Let’s just quickly take TSN. They have lost 18% of their production capacity. But the beef packer margin is up from $37.20/head at the start of the year to $696.40/head at present. With that type of margin expansion, you could lose 95% of your production and still be better off. Now, there are still fixed costs burdens, so it’s not quite that extreme, but they are an obvious beneficiary.

Again, a reminder – oil has imploded, and while it will be volatile, marginal producers need to go bankrupt. And the consumer (70% of the economy) is under pressure already, and will be moreso with rising food costs.

Conference calls Stocks

American Airlines and their Black Swan Moment: What they said and what they did

 Quick version of American Airlines’ commentary

“…people would suggest we should be less levered, that is, in the risk of something, for risk protection…” American Airlines CEO – 2Q2018 earnings call

Airlines have received a good deal of attention lately related to their potential bailouts, with some critics noting they have aggressively been buying back shares rather than accelerating debt paydowns and shoring up cash for any unforeseen circumstances. Many airlines have repeatedly gone bankrupt over the years. Since the end of 2013, they have spent 96% of free cash flow on buybacks. American Airlines, in particular, repurchased almost $13 billion of stock. Bloomberg, The New York Times, The Wall Street Journal, Forbes, and Dallas Morning Times (AAL is based in Dallas), have all written about this.

I’ve taken a different approach in this blog post, by assembling American Airlines’ own commentary on debt and buybacks over the past couple of years to see if they were aware of the risks and what they said about it.

I want people to form their own conclusions, so please check out the above video summarizing their comments.

It’s a trimmed down video. For those who want to dig deeper, I’ve also assembled the longer video below with more complete comments.

And for those who would like to dig even deeper, further below are links to the actual full transcripts for totally complete comments.

Add your opinion on the subject to the comments below.

The longer video

Long version of American Airlines’ commentary
From public filings.


1Q2018 (4/26/2018)

2Q2018 (7/26/2018)

3Q2018 (10/25/2018)

4Q2018 (1/24/2019)

1Q2019 (4/26/2019)

2Q2019 (7/25/2019)

3Q2019 (10/24/2019)

4Q2019 (1/23/2020)


Fun Personal Finance Stocks Themes

Toilet Paper Economics: You can now stop buying TP and may want to stop buying TP stocks

The Toilet Paper Curve

Uses Nielsen weekly TP sales data and Statista data on per capita consumption.

The empty shelves and scarcity of toilet paper (TP) we are witnessing are not frenzied consumer buying, but rational behavior. It’s not obvious, but we consume a lot of toilet paper when we’re at the office/jobsite (where we spend a lot of our day). With quarantines in place, this means you use more toilet paper at home – 40% more, in fact, per Georgia Pacific (large TP producer). Thanks to Will Oremus at Medium for cluing us in on this.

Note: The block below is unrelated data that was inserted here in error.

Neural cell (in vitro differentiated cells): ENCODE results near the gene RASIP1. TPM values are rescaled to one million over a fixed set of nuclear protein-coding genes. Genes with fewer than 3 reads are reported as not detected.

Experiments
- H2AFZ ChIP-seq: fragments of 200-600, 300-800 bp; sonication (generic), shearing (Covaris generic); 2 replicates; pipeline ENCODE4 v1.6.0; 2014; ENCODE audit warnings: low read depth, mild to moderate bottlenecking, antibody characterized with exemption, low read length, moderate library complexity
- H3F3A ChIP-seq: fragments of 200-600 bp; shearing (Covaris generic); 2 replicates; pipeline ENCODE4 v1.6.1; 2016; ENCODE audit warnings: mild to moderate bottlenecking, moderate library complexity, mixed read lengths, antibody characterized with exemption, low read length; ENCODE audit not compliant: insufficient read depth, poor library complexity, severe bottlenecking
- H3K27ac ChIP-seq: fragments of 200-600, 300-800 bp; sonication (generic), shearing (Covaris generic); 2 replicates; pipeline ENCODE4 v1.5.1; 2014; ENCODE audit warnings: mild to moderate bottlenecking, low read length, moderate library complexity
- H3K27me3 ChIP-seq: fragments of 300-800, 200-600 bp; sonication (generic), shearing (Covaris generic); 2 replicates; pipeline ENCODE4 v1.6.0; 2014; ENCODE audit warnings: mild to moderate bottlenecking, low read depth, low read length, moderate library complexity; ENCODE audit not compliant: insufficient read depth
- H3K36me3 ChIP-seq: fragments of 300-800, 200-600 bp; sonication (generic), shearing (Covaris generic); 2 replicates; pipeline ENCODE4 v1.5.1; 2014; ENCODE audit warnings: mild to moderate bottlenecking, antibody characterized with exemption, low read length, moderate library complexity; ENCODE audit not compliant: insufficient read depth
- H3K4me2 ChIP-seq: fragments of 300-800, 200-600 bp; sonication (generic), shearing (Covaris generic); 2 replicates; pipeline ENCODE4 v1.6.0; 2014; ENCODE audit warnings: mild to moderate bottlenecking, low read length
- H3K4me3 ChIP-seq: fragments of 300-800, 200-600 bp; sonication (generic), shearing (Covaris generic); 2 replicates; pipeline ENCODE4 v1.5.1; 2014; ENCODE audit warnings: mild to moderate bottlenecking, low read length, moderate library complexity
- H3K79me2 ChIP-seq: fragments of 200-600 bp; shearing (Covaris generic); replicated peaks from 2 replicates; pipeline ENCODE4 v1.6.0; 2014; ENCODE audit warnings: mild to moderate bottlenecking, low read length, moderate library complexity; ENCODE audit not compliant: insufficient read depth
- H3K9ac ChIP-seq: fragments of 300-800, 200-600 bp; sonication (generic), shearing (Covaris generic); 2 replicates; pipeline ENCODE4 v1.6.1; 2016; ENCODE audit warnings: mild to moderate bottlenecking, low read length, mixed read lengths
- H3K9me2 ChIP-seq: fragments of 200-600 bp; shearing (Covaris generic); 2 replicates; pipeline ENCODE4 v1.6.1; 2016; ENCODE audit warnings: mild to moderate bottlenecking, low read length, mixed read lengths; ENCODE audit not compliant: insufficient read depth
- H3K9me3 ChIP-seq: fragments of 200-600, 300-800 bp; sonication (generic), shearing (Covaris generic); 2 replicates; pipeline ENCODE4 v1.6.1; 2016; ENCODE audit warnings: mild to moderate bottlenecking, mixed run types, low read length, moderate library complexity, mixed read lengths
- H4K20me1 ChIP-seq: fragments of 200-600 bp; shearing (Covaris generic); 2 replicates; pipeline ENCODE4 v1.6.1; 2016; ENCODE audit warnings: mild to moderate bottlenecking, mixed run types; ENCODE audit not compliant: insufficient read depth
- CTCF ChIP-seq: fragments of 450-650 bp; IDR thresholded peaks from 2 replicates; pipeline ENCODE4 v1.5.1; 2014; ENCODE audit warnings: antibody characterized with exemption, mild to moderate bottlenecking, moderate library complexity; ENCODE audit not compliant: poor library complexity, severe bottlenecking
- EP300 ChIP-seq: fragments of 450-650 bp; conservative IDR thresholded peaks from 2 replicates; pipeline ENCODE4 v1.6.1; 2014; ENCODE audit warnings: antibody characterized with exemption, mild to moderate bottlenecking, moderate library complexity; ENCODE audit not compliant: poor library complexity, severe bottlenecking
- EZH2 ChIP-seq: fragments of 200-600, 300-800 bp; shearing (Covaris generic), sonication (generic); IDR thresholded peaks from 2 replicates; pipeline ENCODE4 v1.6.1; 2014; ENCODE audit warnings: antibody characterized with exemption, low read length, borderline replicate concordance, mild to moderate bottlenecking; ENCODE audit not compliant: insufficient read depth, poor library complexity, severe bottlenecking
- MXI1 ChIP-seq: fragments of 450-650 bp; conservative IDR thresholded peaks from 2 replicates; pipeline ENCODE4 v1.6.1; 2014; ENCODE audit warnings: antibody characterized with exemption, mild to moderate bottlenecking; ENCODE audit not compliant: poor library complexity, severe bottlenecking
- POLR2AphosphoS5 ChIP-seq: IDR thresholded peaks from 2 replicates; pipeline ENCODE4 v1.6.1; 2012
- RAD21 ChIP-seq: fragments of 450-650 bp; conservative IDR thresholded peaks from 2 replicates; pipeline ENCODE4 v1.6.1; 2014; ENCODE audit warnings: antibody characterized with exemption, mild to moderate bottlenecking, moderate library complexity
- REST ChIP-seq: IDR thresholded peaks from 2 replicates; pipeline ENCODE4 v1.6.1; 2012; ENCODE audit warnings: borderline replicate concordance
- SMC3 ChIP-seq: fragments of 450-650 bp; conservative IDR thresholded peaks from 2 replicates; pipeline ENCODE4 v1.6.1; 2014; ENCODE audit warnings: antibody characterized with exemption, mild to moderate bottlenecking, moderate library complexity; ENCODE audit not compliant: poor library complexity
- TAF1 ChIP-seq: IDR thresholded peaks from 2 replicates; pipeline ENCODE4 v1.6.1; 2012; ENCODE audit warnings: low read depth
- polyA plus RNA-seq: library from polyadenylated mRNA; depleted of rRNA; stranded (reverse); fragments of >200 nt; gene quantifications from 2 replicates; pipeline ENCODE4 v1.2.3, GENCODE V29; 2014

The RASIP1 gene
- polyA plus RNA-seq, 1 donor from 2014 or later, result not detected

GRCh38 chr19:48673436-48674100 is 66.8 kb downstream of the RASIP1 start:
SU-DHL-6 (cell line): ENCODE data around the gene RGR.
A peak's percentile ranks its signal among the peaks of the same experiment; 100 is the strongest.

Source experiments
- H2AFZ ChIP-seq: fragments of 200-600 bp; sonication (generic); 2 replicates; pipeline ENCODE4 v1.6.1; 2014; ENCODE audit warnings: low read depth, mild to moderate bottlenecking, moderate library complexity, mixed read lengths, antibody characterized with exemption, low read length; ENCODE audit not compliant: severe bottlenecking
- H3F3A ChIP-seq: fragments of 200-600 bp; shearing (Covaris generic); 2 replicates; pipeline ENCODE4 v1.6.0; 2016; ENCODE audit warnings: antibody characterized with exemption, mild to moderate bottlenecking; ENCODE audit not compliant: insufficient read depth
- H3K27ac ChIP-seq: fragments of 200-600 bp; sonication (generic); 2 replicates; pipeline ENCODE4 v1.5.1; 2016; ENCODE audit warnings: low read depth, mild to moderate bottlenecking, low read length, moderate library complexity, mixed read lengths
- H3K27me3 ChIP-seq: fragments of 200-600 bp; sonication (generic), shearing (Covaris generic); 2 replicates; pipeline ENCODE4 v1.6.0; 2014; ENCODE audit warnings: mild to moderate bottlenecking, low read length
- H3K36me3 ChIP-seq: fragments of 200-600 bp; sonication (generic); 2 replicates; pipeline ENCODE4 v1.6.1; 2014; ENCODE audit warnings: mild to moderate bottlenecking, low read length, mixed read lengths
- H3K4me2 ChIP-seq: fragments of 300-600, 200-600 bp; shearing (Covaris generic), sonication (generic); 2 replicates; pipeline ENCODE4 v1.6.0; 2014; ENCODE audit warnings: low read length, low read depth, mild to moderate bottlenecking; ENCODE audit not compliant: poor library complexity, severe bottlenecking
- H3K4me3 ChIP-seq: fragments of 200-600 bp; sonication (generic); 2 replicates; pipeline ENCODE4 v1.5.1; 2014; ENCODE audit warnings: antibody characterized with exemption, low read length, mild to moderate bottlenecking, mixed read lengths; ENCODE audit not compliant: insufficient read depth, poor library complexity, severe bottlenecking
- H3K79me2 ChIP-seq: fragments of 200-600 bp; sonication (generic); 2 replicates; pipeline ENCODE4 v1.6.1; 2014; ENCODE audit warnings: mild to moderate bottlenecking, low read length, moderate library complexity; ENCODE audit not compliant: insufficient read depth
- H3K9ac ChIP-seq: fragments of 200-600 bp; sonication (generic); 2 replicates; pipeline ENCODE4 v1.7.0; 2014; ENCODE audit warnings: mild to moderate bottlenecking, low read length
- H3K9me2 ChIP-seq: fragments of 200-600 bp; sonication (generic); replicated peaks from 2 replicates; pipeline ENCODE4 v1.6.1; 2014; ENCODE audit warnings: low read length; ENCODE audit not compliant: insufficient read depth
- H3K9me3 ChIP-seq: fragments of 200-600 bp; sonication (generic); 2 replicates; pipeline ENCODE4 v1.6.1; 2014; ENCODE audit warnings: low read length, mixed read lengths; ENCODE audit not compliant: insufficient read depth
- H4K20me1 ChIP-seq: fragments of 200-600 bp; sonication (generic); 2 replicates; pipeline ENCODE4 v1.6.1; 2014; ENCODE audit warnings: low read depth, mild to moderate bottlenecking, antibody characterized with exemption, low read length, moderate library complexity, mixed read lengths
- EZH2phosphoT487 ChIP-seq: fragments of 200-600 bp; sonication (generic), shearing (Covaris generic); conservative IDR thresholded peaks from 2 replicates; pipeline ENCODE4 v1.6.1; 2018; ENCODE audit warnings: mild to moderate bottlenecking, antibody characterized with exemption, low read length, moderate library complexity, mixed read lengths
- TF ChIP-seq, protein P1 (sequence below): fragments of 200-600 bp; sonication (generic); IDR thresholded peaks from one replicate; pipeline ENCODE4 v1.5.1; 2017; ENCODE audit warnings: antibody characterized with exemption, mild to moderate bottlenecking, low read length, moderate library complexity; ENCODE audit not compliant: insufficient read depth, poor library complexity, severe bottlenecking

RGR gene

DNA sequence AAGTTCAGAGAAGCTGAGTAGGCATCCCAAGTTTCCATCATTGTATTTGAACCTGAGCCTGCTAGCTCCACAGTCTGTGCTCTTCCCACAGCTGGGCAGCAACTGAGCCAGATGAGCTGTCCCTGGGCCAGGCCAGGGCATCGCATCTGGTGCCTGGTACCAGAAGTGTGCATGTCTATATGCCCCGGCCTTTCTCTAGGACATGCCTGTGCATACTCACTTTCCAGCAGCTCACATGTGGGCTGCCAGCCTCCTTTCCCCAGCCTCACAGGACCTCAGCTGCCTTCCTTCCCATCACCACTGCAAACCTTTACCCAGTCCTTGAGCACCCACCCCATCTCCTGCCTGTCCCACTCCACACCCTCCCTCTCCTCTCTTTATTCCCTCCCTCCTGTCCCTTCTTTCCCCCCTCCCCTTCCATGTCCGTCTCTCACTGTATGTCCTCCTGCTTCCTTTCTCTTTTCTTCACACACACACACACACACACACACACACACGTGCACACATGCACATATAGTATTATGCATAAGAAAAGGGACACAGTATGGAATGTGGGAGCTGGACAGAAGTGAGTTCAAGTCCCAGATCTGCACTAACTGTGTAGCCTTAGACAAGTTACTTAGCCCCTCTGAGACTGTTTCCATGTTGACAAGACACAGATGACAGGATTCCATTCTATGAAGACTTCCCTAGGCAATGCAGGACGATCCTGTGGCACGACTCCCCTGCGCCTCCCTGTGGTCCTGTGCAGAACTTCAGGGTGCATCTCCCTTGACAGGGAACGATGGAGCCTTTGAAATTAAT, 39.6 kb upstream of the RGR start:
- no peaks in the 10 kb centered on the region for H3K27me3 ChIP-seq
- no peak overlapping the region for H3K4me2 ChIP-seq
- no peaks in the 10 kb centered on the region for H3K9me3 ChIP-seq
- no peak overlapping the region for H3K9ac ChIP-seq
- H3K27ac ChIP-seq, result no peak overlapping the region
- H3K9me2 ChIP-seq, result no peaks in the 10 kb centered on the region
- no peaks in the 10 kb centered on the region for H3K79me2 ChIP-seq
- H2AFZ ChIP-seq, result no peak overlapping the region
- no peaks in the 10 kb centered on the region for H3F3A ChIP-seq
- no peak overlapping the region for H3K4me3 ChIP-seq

So, a key driver of the surge in pandemic-buying is we all began to overnight basically consume 40% more TP. The second driver is that Americans typically hold about 2 weeks of TP inventory at home (so you don’t have to run out and buy the bulky packages or have them delivered so frequently). Recent trends suggest with the uncertainty/desire to leave the house less, people are targeting about 4 weeks of supply. This seems like rational behavior.

How does the data stack up? When we model actual TP demand in the recent period and compare it to what we should see if people are consuming 40% more TP and seeking to expand their in-home inventories to 4 weeks from 2 weeks, it seems like the American consumer has done a fantastic job. So good job everyone.

When does it stop? Right now, we estimate the average person is sitting on 3.85 weeks of supply (assuming the increased consumption rate) versus the targeted 4 weeks – pretty darn close. Now, retailers’ inventory is depleted, and it takes time to convert the commercial production lines at TP plants to domestic use (office TP comes in giant rolls and are thinner). Given this constraint and assuming quarantines remain in place, we model that TP in-home inventory will dip to ~3.3 weeks in May-2020 from 3.85 weeks currently as we wait for this converted capacity to come online, then gradually rise to 4 weeks in July-2020. Importantly, the TP curve above assumes the quarantines remain in effect all year; if they end, consumers shift back to consuming some TP in office and lowering inventories, and we’ll see a decline in purchases sooner.